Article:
2017 Expressive Therapies Summit: NYC - Registration Site


EXPRESSIVE WRITING & JOURNALING
TRACK
 
Kathleen (Kay) Adams, LPC, Chairperson


SELECT ANY ONE OR MORE DAYS

THURSDAY, October 12

10:00 am - 5:15 pm
Poetry Therapy and Journal Therapy: Discovering Possibilities at the Intersection of Story & Metaphor

Executive Conference Center - Thursday
1601 Broadway (enter on 48th Street)


Kathleen (Kay) Adams, LPC
Nancy S. Scherlong, MS, PTR, LCSW


Both poetry therapy and journal therapy use metaphor and story to explore the psyche, revealing the hidden possibilities latent within human potential. Yet they are different: Poetry therapy begins with a poem chosen specifically for an audience or a theme and invites the participant to engage with the literature through facilitated discussion. Journal therapy begins with a writing prompt offered specifically for an individual or group and invites the participant to write one’s own life-based narrative and engage with it through facilitated reflection. This daylong master class is presented by two clinicians and colleagues who are each registered poetry therapists and certified journal therapists. Together, we will explore the essential theory and practice of each modality as well as experiential writing processes that demonstrate poetry therapy, journal therapy, and the intersection between them. Participants will experience both a poetry therapy session that incorporates writing and a journal therapy session that incorporates poetry. The integration of poetry and reflective writing deepens and extends the power of either one alone. Techniques learned in this session can be used in your clinical practice with most any adolescent or adult population.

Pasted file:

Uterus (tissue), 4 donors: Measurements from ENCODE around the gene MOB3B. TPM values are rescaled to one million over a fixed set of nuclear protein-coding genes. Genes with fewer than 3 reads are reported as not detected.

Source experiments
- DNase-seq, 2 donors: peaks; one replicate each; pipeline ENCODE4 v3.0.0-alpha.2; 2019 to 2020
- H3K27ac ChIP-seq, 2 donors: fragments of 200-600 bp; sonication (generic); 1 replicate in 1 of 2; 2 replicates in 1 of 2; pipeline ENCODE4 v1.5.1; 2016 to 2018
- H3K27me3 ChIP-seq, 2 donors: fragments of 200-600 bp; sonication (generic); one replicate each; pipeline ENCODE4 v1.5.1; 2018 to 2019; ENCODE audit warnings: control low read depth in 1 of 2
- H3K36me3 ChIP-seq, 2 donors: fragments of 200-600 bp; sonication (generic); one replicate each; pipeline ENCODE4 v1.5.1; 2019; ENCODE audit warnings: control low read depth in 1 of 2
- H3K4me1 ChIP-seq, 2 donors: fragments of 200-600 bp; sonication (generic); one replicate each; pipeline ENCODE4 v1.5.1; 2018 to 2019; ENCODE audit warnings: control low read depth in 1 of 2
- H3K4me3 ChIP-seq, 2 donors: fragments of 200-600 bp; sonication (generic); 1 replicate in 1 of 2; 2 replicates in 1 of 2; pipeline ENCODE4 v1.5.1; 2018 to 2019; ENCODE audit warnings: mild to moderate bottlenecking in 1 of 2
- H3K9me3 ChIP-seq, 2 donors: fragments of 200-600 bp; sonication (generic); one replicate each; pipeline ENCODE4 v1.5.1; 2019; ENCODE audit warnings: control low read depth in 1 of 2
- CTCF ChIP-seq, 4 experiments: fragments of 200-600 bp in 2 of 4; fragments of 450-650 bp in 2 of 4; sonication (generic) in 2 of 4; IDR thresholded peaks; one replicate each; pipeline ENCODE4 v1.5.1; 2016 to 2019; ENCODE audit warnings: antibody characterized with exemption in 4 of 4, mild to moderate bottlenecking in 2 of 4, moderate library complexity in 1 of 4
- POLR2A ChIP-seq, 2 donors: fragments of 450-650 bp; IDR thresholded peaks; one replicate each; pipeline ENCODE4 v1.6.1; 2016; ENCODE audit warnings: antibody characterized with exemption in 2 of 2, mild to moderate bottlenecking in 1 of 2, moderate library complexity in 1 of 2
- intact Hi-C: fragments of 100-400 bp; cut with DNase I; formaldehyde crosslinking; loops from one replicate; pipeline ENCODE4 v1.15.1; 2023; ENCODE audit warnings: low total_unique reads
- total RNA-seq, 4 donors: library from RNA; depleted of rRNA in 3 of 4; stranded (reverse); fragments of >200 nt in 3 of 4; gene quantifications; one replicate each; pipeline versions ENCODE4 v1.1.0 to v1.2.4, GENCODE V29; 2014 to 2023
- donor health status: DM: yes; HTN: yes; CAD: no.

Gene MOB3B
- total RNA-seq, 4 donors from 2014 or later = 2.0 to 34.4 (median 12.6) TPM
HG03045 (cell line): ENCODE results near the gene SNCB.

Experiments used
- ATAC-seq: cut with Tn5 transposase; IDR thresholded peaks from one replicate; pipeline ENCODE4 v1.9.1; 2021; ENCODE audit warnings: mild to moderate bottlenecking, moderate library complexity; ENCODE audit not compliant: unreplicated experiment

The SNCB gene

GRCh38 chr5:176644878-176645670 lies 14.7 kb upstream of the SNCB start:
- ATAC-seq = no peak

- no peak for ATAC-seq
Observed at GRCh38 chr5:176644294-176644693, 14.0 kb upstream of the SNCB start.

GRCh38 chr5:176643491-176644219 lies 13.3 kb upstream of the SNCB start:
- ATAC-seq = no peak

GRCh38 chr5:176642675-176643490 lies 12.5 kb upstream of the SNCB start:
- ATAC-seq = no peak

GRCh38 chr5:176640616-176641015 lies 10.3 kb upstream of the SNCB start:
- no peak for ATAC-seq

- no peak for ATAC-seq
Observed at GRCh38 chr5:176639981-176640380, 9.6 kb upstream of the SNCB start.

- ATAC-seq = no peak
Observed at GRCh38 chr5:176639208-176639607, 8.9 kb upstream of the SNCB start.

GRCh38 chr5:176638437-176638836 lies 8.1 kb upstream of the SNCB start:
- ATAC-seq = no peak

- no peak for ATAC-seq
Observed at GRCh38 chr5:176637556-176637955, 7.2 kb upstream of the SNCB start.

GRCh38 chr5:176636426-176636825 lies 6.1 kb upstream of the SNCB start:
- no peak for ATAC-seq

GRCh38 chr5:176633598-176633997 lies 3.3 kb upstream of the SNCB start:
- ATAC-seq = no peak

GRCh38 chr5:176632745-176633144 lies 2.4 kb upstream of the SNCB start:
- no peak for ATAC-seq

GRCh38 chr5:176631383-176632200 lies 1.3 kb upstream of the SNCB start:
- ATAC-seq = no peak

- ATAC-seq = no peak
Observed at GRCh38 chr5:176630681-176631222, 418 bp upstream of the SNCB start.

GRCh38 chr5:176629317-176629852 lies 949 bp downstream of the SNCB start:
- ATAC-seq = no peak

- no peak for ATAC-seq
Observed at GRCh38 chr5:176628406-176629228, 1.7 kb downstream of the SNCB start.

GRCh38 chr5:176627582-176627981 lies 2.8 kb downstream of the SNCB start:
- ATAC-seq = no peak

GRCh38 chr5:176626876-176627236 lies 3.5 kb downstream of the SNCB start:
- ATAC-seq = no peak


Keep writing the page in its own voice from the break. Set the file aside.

Eligible for 6.0 Clock/Credit Hours: NBCC, ATCB; ASWB, APA, MFT, Nursing; SWNYS, LCAT
Not eligible for APT Credits



FRIDAY, October 13

10:00 am - 5:15 pm
Expressive Writing & Journaling for Enhanced Neuroplasticity: Four Keys to Well-Being

Executive Conference Center - Friday
1601 Broadway (enter on 48th Street)


Kathleen (Kay) Adams, LPC
Deborah Ross, CJT, LPC